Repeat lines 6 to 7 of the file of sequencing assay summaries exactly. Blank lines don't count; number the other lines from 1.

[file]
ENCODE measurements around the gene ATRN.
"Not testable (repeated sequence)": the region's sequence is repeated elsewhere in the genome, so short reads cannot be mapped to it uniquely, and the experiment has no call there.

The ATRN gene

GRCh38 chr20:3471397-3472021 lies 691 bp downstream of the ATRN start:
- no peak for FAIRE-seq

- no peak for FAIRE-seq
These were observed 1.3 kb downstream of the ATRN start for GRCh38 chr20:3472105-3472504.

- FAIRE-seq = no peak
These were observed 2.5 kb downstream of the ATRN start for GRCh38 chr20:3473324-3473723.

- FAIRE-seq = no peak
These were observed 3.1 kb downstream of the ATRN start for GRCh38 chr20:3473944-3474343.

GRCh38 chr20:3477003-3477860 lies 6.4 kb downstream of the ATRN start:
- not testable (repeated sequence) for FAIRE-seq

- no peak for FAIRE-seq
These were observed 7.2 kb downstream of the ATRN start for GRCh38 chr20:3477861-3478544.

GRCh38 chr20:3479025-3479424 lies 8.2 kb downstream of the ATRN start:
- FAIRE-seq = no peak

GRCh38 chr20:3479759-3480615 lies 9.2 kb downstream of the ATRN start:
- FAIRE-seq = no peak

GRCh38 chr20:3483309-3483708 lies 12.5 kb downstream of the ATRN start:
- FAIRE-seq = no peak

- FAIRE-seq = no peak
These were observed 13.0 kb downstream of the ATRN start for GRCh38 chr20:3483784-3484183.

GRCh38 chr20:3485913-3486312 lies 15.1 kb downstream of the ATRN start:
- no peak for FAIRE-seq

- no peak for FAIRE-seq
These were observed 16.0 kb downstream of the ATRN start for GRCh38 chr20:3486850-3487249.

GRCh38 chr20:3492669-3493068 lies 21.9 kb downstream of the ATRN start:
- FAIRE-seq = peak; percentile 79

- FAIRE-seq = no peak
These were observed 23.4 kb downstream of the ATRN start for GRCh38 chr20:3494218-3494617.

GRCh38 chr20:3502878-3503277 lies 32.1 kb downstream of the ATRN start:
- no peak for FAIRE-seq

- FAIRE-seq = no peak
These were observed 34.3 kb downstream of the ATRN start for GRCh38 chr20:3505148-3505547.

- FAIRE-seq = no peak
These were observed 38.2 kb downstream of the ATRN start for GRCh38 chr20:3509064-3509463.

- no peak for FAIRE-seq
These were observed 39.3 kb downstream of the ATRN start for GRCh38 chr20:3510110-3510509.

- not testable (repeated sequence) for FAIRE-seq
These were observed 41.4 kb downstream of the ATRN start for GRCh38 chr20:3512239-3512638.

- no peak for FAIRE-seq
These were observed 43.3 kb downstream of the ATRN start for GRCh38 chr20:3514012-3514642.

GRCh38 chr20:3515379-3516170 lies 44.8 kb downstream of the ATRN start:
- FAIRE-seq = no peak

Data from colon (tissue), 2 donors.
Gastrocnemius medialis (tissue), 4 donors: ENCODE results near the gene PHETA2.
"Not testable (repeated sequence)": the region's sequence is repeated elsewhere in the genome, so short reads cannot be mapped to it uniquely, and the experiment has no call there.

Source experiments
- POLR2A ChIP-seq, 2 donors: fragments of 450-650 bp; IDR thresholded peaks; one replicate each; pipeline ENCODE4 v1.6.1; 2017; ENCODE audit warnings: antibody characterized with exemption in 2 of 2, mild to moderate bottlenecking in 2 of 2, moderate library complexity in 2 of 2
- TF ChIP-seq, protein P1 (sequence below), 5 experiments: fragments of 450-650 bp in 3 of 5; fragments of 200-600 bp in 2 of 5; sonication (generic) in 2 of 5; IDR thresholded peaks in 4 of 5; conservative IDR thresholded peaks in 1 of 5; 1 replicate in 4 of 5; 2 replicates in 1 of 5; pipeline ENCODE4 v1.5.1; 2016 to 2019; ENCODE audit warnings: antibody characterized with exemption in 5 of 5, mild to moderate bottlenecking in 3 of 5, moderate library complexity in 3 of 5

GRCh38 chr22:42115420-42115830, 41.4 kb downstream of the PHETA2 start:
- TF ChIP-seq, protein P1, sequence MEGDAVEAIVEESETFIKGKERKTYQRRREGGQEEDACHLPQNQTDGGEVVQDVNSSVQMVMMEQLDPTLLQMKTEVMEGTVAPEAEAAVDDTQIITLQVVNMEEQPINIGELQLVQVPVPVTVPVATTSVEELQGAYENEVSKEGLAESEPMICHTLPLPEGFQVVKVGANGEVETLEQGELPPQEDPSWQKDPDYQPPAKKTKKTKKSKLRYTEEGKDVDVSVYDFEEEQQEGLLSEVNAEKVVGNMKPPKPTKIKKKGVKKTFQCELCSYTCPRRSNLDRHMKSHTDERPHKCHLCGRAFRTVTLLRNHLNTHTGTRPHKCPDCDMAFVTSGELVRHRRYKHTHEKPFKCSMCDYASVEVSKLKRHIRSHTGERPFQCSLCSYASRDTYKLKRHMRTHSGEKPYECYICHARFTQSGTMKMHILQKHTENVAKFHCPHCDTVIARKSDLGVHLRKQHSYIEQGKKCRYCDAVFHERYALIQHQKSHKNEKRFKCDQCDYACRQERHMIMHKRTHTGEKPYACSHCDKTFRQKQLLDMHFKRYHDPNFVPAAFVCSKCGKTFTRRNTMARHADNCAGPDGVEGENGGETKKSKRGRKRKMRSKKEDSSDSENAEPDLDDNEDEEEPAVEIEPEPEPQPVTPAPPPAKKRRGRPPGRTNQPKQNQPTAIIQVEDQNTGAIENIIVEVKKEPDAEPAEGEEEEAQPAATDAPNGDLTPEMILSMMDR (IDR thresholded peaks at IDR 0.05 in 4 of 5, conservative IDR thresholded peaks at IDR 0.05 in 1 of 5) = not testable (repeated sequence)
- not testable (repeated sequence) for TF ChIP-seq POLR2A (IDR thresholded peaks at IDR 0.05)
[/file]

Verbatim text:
- no peak for FAIRE-seq
These were observed 1.3 kb downstream of the ATRN start for GRCh38 chr20:3472105-3472504.